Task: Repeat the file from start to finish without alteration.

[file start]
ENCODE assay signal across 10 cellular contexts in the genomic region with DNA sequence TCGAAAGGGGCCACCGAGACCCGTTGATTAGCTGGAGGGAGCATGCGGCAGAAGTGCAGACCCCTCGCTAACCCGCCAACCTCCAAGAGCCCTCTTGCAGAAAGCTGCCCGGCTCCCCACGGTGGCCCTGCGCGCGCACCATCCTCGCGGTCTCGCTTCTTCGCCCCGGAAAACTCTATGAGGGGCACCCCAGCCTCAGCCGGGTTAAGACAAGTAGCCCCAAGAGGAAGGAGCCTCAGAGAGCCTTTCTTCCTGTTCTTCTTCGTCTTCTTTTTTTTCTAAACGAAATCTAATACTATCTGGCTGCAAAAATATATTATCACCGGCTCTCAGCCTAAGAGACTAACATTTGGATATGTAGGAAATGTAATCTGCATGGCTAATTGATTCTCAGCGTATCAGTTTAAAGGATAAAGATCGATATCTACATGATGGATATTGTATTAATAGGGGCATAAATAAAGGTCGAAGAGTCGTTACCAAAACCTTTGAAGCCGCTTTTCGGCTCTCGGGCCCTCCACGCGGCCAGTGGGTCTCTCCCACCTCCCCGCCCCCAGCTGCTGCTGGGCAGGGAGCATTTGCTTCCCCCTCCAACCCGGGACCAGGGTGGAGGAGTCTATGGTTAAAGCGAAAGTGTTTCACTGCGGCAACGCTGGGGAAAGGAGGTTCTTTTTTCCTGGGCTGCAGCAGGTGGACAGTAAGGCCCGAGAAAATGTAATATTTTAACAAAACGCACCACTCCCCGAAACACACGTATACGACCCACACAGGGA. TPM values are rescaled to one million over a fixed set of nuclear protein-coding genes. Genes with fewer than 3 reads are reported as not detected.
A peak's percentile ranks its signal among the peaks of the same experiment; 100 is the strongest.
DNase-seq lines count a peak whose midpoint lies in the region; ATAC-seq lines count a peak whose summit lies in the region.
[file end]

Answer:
ENCODE assay signal across 10 cellular contexts in the genomic region with DNA sequence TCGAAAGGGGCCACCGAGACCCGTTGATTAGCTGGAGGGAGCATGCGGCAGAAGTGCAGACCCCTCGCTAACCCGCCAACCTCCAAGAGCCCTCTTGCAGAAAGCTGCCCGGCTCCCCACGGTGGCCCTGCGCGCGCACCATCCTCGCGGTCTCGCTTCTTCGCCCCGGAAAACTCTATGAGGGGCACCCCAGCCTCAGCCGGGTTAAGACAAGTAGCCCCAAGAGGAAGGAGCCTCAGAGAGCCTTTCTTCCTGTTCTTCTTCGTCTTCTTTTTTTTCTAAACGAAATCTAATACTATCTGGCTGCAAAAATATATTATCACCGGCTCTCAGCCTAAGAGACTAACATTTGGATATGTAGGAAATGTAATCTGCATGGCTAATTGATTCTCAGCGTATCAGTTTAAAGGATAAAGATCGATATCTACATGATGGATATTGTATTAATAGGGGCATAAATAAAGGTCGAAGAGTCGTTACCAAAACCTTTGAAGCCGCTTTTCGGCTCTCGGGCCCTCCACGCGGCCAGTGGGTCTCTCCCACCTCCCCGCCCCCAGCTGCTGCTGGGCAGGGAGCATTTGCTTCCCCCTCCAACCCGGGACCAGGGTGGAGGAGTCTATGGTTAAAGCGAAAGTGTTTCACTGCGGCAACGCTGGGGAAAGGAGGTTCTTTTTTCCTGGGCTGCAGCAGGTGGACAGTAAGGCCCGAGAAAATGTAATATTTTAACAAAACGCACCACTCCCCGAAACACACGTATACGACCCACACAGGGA. TPM values are rescaled to one million over a fixed set of nuclear protein-coding genes. Genes with fewer than 3 reads are reported as not detected.
A peak's percentile ranks its signal among the peaks of the same experiment; 100 is the strongest.
DNase-seq lines count a peak whose midpoint lies in the region; ATAC-seq lines count a peak whose summit lies in the region.